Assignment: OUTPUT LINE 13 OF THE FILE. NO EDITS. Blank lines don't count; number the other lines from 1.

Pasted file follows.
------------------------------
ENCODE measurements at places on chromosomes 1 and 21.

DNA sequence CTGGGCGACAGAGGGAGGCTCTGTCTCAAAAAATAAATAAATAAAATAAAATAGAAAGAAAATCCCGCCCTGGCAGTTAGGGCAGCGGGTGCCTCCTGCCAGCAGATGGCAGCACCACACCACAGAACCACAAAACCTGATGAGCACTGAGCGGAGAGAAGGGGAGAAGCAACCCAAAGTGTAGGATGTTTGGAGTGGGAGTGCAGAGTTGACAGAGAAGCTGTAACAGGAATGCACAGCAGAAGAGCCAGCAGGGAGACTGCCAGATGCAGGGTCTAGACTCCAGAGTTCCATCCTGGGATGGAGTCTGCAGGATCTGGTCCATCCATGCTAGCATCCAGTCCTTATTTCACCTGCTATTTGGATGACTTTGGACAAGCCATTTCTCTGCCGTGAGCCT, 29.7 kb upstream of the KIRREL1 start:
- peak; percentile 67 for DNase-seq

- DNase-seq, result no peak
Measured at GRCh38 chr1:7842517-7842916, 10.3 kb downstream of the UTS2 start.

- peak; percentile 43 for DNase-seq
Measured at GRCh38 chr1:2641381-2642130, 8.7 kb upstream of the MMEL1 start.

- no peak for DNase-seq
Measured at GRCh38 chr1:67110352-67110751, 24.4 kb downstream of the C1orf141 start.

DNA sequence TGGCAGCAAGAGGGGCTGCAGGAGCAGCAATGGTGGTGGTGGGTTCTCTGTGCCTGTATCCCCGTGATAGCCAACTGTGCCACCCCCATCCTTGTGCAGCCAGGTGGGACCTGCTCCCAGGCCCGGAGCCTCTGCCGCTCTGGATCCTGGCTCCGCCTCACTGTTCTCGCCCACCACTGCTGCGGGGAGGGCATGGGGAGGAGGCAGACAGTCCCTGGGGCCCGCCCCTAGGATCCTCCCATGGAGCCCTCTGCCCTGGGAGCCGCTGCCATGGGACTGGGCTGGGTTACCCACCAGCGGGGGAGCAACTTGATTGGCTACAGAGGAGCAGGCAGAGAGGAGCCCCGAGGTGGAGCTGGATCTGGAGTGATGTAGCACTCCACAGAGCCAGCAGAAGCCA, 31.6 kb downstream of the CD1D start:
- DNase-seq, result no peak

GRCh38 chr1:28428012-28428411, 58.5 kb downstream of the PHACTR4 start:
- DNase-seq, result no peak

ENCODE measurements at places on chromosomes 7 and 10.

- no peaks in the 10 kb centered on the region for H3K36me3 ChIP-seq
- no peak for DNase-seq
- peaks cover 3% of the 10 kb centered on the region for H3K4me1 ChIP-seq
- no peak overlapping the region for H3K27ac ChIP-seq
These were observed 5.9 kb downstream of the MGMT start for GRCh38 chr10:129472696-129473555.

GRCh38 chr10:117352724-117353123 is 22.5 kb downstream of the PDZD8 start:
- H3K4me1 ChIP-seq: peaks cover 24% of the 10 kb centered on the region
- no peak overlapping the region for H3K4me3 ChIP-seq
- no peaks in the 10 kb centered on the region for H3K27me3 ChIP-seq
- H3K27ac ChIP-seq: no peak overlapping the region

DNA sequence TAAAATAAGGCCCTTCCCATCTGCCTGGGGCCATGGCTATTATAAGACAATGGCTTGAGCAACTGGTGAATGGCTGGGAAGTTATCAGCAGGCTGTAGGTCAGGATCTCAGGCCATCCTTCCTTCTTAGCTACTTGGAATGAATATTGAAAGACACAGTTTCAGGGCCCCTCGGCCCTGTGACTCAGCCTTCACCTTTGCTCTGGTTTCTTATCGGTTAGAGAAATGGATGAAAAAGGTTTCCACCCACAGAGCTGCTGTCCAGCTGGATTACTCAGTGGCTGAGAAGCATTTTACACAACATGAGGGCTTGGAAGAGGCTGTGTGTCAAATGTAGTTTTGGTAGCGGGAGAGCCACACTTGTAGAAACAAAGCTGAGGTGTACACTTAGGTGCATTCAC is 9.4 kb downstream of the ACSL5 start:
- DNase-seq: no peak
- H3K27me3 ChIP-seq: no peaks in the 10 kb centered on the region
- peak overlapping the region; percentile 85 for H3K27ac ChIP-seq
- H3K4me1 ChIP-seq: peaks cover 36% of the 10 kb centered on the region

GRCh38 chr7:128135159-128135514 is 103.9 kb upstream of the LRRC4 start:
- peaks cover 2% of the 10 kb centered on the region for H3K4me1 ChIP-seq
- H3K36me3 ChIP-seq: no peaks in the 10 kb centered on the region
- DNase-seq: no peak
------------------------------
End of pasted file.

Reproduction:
- DNase-seq, result no peak